It’s been a rough week for blogging, what with a trip to Singapore, jet lag and a conference taking up most of my time, and then a trip back from Singapore. I haven’t had as much time to think about Dylan as I would have liked. Fortunately, Nashville Skyline is a really short album.
How short? Just 28 minutes, with no song longer than 3:43. Throw in the fact that the album contains Dylan’s first instrumental release (“Nashville Skyline Rag”, which is one of the longer songs on the album) and it’s just under 25 minutes of songs (if we want to hold to the song/tune division). Throw in the fact that the lead track is a cover of an earlier song (“Girl from the North Country”) and now we’re down to about 21 minutes of new material to consider. Hell, it’s almost an EP.
I listened to Nashville Skyline a few dozen times this week, mostly at departure lounges. Unlike John Wesley Harding, with which I was generally unfamiliar, this is an album that I knew reasonably well, and it’s one that I have long enjoyed. After a string of albums with songs that I began to skip every time I would play the album, there is nothing on Nashville Skyline that deserves to be skipped. If there are no songs that I would rank as all time greats, there are also none that I actually dislike. It’s a really solid effort that helped usher in the country-rock genre. It may have seemed odd from Dylan at the time, particularly given how many of his contemporaries were turning towards psychedelia, but it was also a hit, and one of his best-selling albums.
I’ve covered a few of the songs already, including “Girl From the North Country”, “Tonight I’ll Be Staying Here With You”, “Lay Lady Lay” and “To Be Alone With You”. That doesn’t leave an awful lot still to discuss. “Nashville Skyline Rag” is fine. Given his prominence as a lyricist and songwriter, this is an odd inclusion for any album, but it a solid enough piece. “I Threw It All Away” was the first single from the album (and the only one that I didn’t bother to write about as a single), with its heavy organ tones and slowly methodical crooning. It’s a really simple, but effective, song about loss and regret – one of the few downbeat songs on an album that is otherwise a statement about a man who is content with his life at the time.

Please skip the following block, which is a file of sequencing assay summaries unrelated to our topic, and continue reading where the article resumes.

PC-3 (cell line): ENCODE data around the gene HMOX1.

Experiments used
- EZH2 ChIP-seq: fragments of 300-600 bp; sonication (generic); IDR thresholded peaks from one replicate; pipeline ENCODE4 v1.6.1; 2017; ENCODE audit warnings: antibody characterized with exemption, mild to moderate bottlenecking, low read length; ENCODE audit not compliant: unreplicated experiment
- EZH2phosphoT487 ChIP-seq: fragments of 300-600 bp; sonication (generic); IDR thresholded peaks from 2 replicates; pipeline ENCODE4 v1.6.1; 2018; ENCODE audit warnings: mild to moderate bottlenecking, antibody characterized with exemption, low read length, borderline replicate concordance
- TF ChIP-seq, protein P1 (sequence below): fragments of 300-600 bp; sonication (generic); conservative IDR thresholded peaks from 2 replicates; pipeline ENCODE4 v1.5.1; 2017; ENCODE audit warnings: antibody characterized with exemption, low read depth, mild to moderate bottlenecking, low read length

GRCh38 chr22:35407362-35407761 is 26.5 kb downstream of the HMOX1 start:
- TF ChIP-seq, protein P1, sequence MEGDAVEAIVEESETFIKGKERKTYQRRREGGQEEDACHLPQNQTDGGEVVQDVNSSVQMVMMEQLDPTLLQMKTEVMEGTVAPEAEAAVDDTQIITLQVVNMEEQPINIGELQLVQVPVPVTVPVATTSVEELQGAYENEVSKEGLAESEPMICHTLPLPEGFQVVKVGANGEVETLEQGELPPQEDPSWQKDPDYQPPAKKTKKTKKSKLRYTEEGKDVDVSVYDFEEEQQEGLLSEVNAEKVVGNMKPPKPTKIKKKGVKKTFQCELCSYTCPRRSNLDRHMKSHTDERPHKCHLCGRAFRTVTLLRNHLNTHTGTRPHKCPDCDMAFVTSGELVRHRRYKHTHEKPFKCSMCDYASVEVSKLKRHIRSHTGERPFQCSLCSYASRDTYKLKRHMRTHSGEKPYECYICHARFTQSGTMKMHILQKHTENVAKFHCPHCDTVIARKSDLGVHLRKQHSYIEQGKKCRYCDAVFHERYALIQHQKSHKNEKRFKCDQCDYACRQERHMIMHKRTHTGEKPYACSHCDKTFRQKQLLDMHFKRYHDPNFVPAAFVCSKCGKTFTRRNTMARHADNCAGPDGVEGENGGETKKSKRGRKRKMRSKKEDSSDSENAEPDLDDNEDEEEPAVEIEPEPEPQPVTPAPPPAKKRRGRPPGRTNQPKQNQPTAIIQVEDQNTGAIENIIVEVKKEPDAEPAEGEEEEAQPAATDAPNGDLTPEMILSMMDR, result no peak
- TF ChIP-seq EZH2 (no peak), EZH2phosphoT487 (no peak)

“Peggy Day” is a song that gets very little attention, but is probably the one that I enjoyed most this week – “Peggy night makes my future look so bright”. Everything works well on this exceedingly slight love song from the piano to the guitars. It’s the type of song that sounds like it was written in the 1920s, and I mean that as a compliment.
“One More Night” is a hyper-country song, particularly with the guitar picking. This song desperately called out for a banjo. “Tell Me That It Isn’t True” is another classic country song, this time a cheating song. Kris Kristofferson was a Nashville studio janitor at the time Dylan recorded this, and this is the kind of thing that you could have imagined him writing. Finally, “County Pie”, the shortest song on the album and one of the shortest that Dylan ever officially released, is, by far, the slightest thing not only on the album but one of the least significant things Dylan ever recorded. It’s not really good, but it’s so short that you can’t really object to it, and the guitar playing is good.
So: good album. Not in the “greatest of all time” category, but almost completely devoid of bad songs. Better than John Wesley Harding, but it’s not a blow-out or anything. Starting tomorrow I’ll be shifting to the two 1970s albums – the disastrously received Self-Portrait and the return to form New Morning – neither of which I’m expecting to enjoy as much as this one.
Here’s “I Threw It All Away” from the Johnny Cash Show, June of 1969 (two weeks before I was born!):